Normann x Brask Art Collection

On the 24th of January, Danish design company Normann Copenhagen and curator Jens-Peter Brask presented Normann x Brask Art Collection, a new collaboration bringing together a special collection at the intersection of art and design. The collection is created by 10 Danish and international artists, and curated by Jens-Peter Brask, creating a playful meeting between the worlds of art and design. Normann x Brask Art Collection is on view at Normann Copenhagen until it goes on sale in spring 2019. The products will be sold in selected stores worldwide.

About the show

Nils Stærk is proud to present Gardar Eide Einarsson’s fifth solo exhibition in the gallery. Einarsson examines the balance of power between state and individual in his current exhibition: TOTAL CONTROL ZONE – a series of new works, which relate to the way the body interfaces with the state.

The exhibition title TOTAL CONTROL ZONE comes from the term for the strictest security level within the notorious North Korean concentration camps. The term can also draw the mind to a more general dystopic endpoint of state mass surveillance of the individual – a reality that draws closer with the advent of advanced technologies and artificial intelligence. In his current exhibition, Einarsson presents a series of new works which raise questions about how individuals relate to state control, sometimes desiring it, sometimes resisting it, sometimes falling victim to it.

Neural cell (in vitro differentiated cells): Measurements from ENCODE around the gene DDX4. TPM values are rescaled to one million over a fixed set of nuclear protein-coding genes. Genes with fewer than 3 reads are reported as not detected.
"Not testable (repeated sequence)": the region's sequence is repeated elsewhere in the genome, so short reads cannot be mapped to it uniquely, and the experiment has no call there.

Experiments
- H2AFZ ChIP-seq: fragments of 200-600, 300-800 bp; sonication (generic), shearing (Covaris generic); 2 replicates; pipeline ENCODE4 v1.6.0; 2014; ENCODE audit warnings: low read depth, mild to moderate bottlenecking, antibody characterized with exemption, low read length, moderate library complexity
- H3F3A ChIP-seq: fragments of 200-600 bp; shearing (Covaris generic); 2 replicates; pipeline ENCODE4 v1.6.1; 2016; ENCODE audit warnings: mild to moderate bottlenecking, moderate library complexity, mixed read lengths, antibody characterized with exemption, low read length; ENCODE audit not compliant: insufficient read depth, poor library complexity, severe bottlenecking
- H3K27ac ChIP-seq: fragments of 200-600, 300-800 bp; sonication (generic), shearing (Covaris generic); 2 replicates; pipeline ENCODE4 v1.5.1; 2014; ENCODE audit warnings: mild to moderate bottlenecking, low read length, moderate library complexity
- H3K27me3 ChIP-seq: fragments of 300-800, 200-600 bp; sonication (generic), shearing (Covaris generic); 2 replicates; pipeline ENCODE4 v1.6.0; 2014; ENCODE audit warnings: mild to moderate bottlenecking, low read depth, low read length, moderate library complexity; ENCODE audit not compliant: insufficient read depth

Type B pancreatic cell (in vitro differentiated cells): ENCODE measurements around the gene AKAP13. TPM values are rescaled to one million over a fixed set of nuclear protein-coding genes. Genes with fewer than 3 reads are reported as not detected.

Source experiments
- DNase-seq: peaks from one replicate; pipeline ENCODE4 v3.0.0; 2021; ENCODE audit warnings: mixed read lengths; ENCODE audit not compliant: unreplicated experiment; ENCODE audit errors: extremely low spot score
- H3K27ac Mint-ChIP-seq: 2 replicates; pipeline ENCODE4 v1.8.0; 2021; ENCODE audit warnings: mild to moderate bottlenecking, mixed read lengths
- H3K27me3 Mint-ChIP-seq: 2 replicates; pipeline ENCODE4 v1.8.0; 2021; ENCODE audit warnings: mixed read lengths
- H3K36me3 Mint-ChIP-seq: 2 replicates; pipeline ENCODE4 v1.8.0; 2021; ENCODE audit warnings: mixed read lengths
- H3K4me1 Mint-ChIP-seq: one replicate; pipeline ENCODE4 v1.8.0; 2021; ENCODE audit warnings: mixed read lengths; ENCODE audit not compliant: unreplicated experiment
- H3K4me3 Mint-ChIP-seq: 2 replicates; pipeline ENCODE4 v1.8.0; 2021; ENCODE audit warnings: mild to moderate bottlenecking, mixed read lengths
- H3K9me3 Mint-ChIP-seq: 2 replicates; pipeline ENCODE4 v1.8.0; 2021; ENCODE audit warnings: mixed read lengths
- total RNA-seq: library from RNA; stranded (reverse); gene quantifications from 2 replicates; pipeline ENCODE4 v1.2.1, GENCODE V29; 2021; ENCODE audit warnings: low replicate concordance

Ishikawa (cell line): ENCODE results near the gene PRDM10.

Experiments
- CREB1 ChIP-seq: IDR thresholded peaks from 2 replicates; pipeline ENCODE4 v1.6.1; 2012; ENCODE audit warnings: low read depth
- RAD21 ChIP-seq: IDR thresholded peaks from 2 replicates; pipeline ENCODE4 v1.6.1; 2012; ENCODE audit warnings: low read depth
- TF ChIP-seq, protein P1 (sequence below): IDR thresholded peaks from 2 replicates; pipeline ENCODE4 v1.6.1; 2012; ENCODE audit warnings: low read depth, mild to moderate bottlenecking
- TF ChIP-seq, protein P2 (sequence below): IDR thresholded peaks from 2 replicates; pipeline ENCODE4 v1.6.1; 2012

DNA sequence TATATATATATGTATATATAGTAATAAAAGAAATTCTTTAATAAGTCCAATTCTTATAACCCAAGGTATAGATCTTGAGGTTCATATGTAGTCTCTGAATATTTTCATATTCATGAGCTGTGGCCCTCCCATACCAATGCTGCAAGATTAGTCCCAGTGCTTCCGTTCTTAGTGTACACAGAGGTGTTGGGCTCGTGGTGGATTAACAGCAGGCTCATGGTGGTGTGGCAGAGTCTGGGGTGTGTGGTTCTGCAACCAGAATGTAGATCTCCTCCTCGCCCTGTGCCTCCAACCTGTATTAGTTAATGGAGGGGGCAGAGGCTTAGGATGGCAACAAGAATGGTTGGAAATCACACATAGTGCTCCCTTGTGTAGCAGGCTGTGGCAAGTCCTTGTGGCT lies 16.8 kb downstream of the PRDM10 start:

Gardar Eide Einarsson’s works are direct and uncompromising in their interpretation of the social dichotomies of society. These are brought into play through two kinds of images: associative images and images that are being decontextualized and converted into paintings and installations.

The human body is a continuous motif in the exhibition as the site where repression becomes a lived reality and is represented in a series of five new paintings with the collective title Common Errors. These paintings, based on illustrations of common errors when firing handguns from a police and military training manual in the 1960s, have been penetrated where the bullets would have entered the target, recalling the real physical violence of the bullet as well as the pierced paintings of postwar-artist Lucio Fontana.

The anthropomorphic theme is continued in two other paintings: one based on a cartoon set in the Vietnam war depicting a caricatured fist of an officer with an outstretched index finger summoning the audience to join him in war. The second is based on a book cover of an inflammatory 1960s tome titled The Riotmakers where red splotches of paint merge with a white background cleared from information, which next to the pierced silhouettes, brings memories of abandoned human traces.